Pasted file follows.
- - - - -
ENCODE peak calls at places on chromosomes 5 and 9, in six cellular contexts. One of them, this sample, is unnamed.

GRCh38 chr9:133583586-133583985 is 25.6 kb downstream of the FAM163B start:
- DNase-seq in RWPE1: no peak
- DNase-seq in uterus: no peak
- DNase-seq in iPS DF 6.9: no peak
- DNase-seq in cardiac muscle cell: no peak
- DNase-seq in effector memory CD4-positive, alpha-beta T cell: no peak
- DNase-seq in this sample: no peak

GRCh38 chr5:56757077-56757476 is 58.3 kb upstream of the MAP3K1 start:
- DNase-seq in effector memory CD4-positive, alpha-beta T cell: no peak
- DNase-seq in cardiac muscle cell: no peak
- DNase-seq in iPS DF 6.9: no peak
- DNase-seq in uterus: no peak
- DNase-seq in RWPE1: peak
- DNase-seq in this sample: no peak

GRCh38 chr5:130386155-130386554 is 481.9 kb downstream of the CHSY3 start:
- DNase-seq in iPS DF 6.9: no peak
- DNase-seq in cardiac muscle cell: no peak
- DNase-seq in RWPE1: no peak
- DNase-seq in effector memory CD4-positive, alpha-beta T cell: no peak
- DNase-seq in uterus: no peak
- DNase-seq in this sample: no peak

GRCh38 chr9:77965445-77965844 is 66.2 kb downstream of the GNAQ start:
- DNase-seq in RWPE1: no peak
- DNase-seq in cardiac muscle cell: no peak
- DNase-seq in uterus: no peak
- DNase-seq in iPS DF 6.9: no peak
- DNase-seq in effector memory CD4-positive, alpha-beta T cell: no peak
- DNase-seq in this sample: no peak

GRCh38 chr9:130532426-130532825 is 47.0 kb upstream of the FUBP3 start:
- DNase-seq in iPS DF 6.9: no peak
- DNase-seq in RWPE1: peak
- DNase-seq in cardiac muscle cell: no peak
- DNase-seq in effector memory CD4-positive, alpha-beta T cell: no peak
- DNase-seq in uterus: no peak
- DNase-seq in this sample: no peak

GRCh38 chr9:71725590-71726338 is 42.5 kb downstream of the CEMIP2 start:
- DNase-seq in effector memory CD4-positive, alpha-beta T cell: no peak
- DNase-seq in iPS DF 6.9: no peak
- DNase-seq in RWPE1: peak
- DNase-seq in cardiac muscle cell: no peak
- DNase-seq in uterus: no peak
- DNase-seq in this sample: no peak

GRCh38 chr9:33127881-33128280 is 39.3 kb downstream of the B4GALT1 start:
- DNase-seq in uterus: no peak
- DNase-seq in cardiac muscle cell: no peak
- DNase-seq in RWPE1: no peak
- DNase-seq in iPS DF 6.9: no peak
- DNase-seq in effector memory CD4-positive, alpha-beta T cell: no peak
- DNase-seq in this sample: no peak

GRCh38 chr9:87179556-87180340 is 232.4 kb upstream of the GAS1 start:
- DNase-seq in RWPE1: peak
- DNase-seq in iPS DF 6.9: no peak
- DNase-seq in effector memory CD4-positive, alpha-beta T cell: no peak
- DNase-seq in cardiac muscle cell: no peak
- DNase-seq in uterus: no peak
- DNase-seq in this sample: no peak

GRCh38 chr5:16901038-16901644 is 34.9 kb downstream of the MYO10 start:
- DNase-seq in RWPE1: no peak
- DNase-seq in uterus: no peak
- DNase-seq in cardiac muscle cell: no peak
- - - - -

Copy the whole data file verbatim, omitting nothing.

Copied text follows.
ENCODE peak calls at places on chromosomes 5 and 9, in six cellular contexts. One of them, this sample, is unnamed.

GRCh38 chr9:133583586-133583985 is 25.6 kb downstream of the FAM163B start:
- DNase-seq in RWPE1: no peak
- DNase-seq in uterus: no peak
- DNase-seq in iPS DF 6.9: no peak
- DNase-seq in cardiac muscle cell: no peak
- DNase-seq in effector memory CD4-positive, alpha-beta T cell: no peak
- DNase-seq in this sample: no peak

GRCh38 chr5:56757077-56757476 is 58.3 kb upstream of the MAP3K1 start:
- DNase-seq in effector memory CD4-positive, alpha-beta T cell: no peak
- DNase-seq in cardiac muscle cell: no peak
- DNase-seq in iPS DF 6.9: no peak
- DNase-seq in uterus: no peak
- DNase-seq in RWPE1: peak
- DNase-seq in this sample: no peak

GRCh38 chr5:130386155-130386554 is 481.9 kb downstream of the CHSY3 start:
- DNase-seq in iPS DF 6.9: no peak
- DNase-seq in cardiac muscle cell: no peak
- DNase-seq in RWPE1: no peak
- DNase-seq in effector memory CD4-positive, alpha-beta T cell: no peak
- DNase-seq in uterus: no peak
- DNase-seq in this sample: no peak

GRCh38 chr9:77965445-77965844 is 66.2 kb downstream of the GNAQ start:
- DNase-seq in RWPE1: no peak
- DNase-seq in cardiac muscle cell: no peak
- DNase-seq in uterus: no peak
- DNase-seq in iPS DF 6.9: no peak
- DNase-seq in effector memory CD4-positive, alpha-beta T cell: no peak
- DNase-seq in this sample: no peak

GRCh38 chr9:130532426-130532825 is 47.0 kb upstream of the FUBP3 start:
- DNase-seq in iPS DF 6.9: no peak
- DNase-seq in RWPE1: peak
- DNase-seq in cardiac muscle cell: no peak
- DNase-seq in effector memory CD4-positive, alpha-beta T cell: no peak
- DNase-seq in uterus: no peak
- DNase-seq in this sample: no peak

GRCh38 chr9:71725590-71726338 is 42.5 kb downstream of the CEMIP2 start:
- DNase-seq in effector memory CD4-positive, alpha-beta T cell: no peak
- DNase-seq in iPS DF 6.9: no peak
- DNase-seq in RWPE1: peak
- DNase-seq in cardiac muscle cell: no peak
- DNase-seq in uterus: no peak
- DNase-seq in this sample: no peak

GRCh38 chr9:33127881-33128280 is 39.3 kb downstream of the B4GALT1 start:
- DNase-seq in uterus: no peak
- DNase-seq in cardiac muscle cell: no peak
- DNase-seq in RWPE1: no peak
- DNase-seq in iPS DF 6.9: no peak
- DNase-seq in effector memory CD4-positive, alpha-beta T cell: no peak
- DNase-seq in this sample: no peak

GRCh38 chr9:87179556-87180340 is 232.4 kb upstream of the GAS1 start:
- DNase-seq in RWPE1: peak
- DNase-seq in iPS DF 6.9: no peak
- DNase-seq in effector memory CD4-positive, alpha-beta T cell: no peak
- DNase-seq in cardiac muscle cell: no peak
- DNase-seq in uterus: no peak
- DNase-seq in this sample: no peak

GRCh38 chr5:16901038-16901644 is 34.9 kb downstream of the MYO10 start:
- DNase-seq in RWPE1: no peak
- DNase-seq in uterus: no peak
- DNase-seq in cardiac muscle cell: no peak